The lesson to take away is to remember the past and learn from it. Have a clear vision of where you want your life to go. And based, on both of those, act accordingly in the present.
It sounds like you are trying to be the voice of reason. What I”ve found is some people look back too much. They need a kick in the pants. Others, and I’ve been guilty of this, need to celebrate the past a bit more.
Just a reminder to LF readers that sometimes the names of a commenter are actually links to their website/blog.
I’m thankful you dropped in,
I believe that both past and future are important, but I do not believe that we should set a predetermined limit to how much each is important. I think that the importance of “past” and any decision for the present or the future depends greatly on that subject or situation at hand. Some times you solely decide depending on past cumulative experience and in other situation you may need to improvise, innovate and think out side the box. The past can some time be a golden cage, you want to leave but you cannot.
Also, I do not know whether you “I” can have a vision without having a rich cumulative history “past”. Although it is simple to state, but still important: The past will lead to the future and the future is the fruit of the past.
Thanks for your first comment on LF. I appreciate it. You bring yet another perspective to creating vision.
And I love the last sentence. “The past will lead to the future and the future is the fruit of the past.”
Thoughtful post Dan. Agree with you and many of those commenting that leadership has to start in the future with being ‘up to something’ as Steve Ratcliffe would say (Steve very successful UK-based leadership coach – attended session run by him at my company at the end of last year – see http://www.futureengagedeliver.com/ ).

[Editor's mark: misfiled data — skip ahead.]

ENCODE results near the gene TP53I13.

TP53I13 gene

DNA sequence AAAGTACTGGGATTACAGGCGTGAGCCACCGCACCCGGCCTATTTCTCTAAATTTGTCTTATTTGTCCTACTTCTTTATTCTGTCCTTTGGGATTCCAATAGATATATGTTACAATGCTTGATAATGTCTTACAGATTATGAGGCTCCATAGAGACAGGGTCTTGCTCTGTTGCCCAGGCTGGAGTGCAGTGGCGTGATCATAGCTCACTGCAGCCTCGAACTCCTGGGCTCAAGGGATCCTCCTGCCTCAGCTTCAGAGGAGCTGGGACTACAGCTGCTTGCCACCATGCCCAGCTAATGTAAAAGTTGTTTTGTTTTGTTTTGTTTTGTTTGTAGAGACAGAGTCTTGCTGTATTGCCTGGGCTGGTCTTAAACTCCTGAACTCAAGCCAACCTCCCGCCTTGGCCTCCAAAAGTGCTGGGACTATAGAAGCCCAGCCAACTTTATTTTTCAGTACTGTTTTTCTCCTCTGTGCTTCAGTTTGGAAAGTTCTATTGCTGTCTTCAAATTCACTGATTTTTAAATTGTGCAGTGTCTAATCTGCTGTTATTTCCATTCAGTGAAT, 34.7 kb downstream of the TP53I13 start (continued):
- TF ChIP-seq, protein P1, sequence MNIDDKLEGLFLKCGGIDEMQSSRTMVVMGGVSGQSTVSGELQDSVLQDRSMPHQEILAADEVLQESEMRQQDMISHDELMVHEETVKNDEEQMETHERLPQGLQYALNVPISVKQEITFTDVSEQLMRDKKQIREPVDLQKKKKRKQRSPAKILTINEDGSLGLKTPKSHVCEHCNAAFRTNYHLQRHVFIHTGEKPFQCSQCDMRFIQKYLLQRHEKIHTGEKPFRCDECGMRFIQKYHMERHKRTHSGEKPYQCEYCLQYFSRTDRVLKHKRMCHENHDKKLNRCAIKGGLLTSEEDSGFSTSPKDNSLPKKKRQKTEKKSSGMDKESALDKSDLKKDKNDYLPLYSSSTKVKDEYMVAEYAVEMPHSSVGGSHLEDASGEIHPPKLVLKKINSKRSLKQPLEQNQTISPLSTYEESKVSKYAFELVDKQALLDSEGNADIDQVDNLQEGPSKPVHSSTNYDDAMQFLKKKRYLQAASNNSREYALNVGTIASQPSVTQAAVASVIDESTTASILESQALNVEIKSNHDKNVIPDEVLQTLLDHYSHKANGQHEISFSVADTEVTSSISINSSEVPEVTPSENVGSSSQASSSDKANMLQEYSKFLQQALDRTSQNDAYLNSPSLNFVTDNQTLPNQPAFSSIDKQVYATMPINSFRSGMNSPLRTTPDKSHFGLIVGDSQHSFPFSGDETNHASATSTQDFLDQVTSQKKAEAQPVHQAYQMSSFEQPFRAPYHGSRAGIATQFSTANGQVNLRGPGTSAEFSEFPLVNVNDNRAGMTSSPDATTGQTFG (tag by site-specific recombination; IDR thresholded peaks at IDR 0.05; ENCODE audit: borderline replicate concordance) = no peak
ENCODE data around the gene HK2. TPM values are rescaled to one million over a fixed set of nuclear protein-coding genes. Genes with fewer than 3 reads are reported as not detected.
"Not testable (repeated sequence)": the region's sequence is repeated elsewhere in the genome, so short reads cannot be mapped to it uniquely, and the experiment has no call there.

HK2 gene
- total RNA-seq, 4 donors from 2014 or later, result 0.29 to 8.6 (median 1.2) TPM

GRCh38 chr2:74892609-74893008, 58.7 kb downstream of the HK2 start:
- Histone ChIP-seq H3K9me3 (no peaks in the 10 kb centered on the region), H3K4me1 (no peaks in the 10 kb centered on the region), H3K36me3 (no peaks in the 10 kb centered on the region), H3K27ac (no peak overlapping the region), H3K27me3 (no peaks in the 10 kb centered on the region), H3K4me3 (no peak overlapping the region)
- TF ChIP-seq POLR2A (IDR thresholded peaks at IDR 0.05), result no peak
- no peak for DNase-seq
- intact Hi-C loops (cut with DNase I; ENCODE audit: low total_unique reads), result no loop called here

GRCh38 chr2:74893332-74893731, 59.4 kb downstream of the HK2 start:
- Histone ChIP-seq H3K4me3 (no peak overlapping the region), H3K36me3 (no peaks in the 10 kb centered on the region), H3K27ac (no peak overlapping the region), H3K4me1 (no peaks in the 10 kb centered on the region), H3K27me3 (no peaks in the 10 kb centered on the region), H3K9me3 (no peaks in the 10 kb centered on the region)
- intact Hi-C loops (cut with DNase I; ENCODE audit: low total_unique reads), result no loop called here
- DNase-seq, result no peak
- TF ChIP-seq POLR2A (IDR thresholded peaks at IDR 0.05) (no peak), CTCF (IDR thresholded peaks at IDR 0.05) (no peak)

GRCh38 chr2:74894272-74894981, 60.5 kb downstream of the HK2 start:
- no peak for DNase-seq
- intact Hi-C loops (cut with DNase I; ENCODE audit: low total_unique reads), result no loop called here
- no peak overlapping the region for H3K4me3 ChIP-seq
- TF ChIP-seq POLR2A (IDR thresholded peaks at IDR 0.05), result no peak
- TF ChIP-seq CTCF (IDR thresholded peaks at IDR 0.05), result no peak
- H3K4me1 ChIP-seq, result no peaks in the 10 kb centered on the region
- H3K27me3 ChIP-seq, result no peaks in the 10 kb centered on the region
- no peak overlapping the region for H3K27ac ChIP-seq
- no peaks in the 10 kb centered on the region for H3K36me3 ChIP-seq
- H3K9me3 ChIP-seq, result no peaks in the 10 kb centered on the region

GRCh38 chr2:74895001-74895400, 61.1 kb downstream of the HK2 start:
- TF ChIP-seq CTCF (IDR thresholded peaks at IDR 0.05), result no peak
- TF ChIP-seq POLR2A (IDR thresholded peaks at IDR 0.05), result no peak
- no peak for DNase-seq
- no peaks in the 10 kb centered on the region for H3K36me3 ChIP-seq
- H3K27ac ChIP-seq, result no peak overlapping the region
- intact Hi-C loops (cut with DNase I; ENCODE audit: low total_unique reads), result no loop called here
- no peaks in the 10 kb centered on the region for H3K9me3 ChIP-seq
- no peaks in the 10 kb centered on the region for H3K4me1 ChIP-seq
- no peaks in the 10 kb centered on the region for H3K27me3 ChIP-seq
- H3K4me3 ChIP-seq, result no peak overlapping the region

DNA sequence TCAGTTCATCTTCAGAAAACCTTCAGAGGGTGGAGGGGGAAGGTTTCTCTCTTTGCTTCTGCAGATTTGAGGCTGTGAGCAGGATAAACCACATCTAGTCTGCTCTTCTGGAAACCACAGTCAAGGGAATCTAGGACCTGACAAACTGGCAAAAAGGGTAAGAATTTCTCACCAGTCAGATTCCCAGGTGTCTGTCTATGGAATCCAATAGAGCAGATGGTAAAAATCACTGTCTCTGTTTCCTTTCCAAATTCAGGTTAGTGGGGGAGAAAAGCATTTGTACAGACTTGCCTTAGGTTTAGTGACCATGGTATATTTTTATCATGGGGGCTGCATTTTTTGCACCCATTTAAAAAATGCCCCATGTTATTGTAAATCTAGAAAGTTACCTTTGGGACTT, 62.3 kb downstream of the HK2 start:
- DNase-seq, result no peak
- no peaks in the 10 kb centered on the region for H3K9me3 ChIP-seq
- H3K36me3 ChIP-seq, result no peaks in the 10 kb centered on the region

In my experience though, you have to simultaneously honour and accept the reality you are in to properly devine the path forward for you and your followers.
So for me you need both the vision and the pranja.
Welcome back Rickyabache,
Thanks for your comment. It made me think about the last time I crafted vision for my own life. The past and the present were huge motivators for forming a picture of the preferred future.
Thanks for the link.
Best to you,
Dan: Your more recent post June 7, and its reference to thid posting and discussion. When I first read the combinded and comingling of thoughts that the element that seem absent was that the vision needs to engage , motivate and perhaps even seduce the wider audeince and community. Wether we opt for 4% 20% or other arbitary allocation of time and energy in the past , it should cocus disproportionately on our prior vision’s effect on the individuals on whom we rely to manifest it in their daily activity and have it live in their hearts minds and active conciousness.
If the past deserves some respect is must be focused on the one constant of the human involvment and motivation in the vision. As others hav mentioned dats points, trends, macro and micro exonmics and politicl realities change.
The constant is the human components primacy. When we review dissect, or evizearate (sp?) what has come before our best return comes from understanding how the vision was taken on board, sustained nutured and the fire kept by others.
In this there is value always.